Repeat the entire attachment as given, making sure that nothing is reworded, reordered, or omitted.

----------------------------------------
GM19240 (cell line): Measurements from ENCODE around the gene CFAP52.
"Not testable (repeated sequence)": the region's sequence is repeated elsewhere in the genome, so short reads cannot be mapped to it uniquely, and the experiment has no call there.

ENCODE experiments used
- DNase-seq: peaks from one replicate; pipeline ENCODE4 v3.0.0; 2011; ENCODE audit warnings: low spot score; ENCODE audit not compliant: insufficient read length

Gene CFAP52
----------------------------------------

GM19240 (cell line): Measurements from ENCODE around the gene CFAP52.
"Not testable (repeated sequence)": the region's sequence is repeated elsewhere in the genome, so short reads cannot be mapped to it uniquely, and the experiment has no call there.

ENCODE experiments used
- DNase-seq: peaks from one replicate; pipeline ENCODE4 v3.0.0; 2011; ENCODE audit warnings: low spot score; ENCODE audit not compliant: insufficient read length

Gene CFAP52